Resignations are history written not by the victors but by the ones who quit the field.
I've studied them for 25 years, I've ghostwritten them, and they all share one thing: that they are as close as any of us will get to composing our own epitaph. Hurried memoirs, they are written at the point of no return.
Rehearsed departures fill our daydreams. There are more online search results for "resignation" than "bereavement", or even "childbirth".
So consider this list of the key resignation types as a self-help guide.
The truth bomb
Everyone has a truth bomb in them: that public dissection of your organisation's failings is a staple of the boozy leaving-do speech. But as a resignation, planned in advance and sprung on your company (for best results, cc everyone), it can be an exercise in asymmetric warfare.
The element of surprise is key. Senior executive Greg Smith resigned from his job in 2012 with an explosive open letter titled "Why I am leaving Goldman Sachs". But emailing his bosses wasn't enough for Smith: he had arranged for The New York Times to run it as an op-ed that morning.
It was a resignation exactly the way people like them: the little guy standing up to an industry that many felt deserved its comeuppance. Before the investment bank could react, the letter had gone viral. By sunset, stock was down $2 billion.
The conversation killer
Resigning in disgrace or failure? Wouldn't it be great if nobody noticed?
The idea is to end the ordeal: to slide out quietly and make people forget what you did. So avoid any mention of what went wrong, and be unquotable. In writing your resignation letter, kill any nice turns of phrase or specifics.
Let subclauses, qualifiers, legalese and passive-voice settle over it like sleeping gas: you want anyone reading it to glaze over.
Otherwise, try misdirection. Point at your accusers. Those in high-profile positions can claim that media attention has become "a distraction" from the job. This means you never have to explain why you kept losing and fell out with your team captain (soccer manager Ruud Gullit), or why your arrest is imminent (News of the World's Andy Coulson: "When the spokesman needs a spokesman, it's time to move on").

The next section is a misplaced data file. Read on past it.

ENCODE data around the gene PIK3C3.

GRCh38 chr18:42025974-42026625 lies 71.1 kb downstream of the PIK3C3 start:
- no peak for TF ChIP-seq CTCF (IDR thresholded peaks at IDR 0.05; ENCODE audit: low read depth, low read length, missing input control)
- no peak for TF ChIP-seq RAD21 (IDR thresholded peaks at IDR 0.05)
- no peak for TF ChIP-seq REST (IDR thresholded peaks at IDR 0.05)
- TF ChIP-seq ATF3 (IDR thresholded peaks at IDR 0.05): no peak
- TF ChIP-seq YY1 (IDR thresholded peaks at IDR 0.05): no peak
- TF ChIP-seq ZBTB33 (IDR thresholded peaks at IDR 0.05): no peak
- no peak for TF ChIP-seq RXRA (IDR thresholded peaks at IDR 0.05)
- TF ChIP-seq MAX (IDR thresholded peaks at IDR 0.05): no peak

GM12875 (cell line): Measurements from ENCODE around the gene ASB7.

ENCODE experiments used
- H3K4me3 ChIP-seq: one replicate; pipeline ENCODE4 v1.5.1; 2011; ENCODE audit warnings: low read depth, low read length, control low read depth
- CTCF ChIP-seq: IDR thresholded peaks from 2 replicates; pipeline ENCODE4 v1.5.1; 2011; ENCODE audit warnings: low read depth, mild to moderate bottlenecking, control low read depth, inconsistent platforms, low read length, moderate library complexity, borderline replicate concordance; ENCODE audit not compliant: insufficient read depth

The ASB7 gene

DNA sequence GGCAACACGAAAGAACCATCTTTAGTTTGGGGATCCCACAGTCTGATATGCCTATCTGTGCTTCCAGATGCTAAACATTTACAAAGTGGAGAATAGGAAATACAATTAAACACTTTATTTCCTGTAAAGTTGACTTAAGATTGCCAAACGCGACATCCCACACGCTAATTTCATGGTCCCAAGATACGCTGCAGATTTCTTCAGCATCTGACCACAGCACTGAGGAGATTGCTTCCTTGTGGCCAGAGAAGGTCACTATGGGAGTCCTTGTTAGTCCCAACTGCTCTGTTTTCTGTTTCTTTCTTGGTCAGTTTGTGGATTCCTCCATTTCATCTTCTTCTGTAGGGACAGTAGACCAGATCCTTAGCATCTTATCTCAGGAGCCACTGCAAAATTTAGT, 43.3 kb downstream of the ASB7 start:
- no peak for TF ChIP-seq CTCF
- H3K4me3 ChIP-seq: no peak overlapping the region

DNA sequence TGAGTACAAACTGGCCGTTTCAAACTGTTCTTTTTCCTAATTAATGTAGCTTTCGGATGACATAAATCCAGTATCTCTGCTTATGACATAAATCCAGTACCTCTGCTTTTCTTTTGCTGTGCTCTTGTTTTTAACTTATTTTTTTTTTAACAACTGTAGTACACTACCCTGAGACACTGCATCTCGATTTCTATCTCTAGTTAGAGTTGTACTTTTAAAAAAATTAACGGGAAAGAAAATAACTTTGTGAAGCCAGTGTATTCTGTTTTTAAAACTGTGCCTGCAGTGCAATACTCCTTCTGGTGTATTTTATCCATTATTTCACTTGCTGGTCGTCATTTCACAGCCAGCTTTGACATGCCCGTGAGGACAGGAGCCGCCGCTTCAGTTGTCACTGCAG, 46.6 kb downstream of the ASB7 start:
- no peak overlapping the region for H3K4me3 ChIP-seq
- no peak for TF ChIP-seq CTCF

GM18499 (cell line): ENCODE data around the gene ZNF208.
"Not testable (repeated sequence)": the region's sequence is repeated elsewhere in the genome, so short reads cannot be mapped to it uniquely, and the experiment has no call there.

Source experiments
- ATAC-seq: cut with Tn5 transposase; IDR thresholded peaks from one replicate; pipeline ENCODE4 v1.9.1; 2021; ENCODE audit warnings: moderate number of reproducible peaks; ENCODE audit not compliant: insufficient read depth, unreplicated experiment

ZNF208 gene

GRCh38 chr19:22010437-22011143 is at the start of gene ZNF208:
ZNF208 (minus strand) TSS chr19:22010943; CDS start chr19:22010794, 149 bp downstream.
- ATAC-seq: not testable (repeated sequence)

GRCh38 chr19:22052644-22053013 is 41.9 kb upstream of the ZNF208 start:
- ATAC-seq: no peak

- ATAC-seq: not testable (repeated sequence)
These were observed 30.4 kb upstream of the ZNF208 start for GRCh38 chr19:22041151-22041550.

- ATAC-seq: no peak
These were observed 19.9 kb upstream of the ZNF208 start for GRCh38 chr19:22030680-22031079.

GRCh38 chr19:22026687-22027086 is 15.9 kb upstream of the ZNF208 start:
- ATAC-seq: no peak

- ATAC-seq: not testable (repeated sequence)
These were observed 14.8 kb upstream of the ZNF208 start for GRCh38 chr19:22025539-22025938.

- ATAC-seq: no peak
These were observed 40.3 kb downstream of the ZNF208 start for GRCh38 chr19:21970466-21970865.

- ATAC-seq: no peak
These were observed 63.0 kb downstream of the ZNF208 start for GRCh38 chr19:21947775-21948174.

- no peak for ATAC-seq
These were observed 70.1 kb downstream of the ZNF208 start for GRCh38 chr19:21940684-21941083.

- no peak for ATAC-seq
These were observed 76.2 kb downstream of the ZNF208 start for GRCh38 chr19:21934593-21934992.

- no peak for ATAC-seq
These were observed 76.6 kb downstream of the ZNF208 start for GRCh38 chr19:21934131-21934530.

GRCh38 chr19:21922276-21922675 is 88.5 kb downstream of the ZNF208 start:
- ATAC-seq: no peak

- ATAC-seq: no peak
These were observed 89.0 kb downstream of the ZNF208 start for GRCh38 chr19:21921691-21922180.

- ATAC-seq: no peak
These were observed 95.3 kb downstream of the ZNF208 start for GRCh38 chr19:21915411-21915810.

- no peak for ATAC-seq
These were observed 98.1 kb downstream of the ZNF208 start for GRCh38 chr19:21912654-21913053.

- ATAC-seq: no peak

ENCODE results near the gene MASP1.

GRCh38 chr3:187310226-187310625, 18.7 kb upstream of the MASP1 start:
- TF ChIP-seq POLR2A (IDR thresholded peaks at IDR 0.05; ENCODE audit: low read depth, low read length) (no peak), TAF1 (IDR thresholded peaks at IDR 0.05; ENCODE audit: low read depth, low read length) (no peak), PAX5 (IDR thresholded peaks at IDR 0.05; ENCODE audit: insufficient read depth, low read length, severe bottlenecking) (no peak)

When the game really is up, and everyone's already talking about you, hint there are things they don't know. You might be very sick, for all they know. (Enron president Jeffrey Skilling's "I am resigning for purely personal reasons.")
The insider hit
Otherwise known as "doing a Geoffrey Howe". Sir Geoffrey was seen as Margaret Thatcher's consensus-seeking better-half. His resignation's sense of frustration was more deadly to her than scorn: "[Serving the PM in Europe] is rather like sending your opening batsmen to the crease only for them to find the moment the first balls are bowled, that their bats have been broken before the game by the team captain."
In 2012, global headlines were briefly dominated by a London advertising executive who poured his resignation - and a bizarre cavalcade of accusations against a boss - onto a cc-all email. The rant went viral.
These resignations fed things we instinctively suspect to be true: Mrs Thatcher must have been infuriating to work with; ad-land contains cads.
The kamikaze protest
Kamikaze pilots' effectiveness lay partly in their chilling display of conviction. As a resignation tactic, this has terrible power.
As momentum gathered for invading Iraq in May 2003, Robin Cook's resignation famously argued against "the rush to war". Less famous was that of Elizabeth Wilmshurst, the UK government's deputy legal advisor, whose letter hinted that signing off an attack on Iraq would compromise her duties in war crimes cases at the International Criminal Court.
These are resignations as chilling prophecy. Done right, the resignation of conscience can lift you clear - and scare the devil out of everyone else.
The message in a bottle
Resigning under a cloud? Relax. You can still be right all along!
If you're out of time and goodwill, but want to float the idea that you'll be more kindly judged down the line, make your resignation one for the record. Make it clear you're speaking to history.
Richard Nixon pioneered this format. His televised resignation was effectively a condensed memoir: "I have never been a quitter – I fought for what I believed in."
The future is a slippery thing, though. Tony Blair's appeal to be judged not on the Iraq debacle but by his economy must have seemed like a safe bet in 2007. Yet within weeks, Northern Rock was crumbling. That gamble on posterity suddenly looked a lot less certain.
The Daily Telegraph, London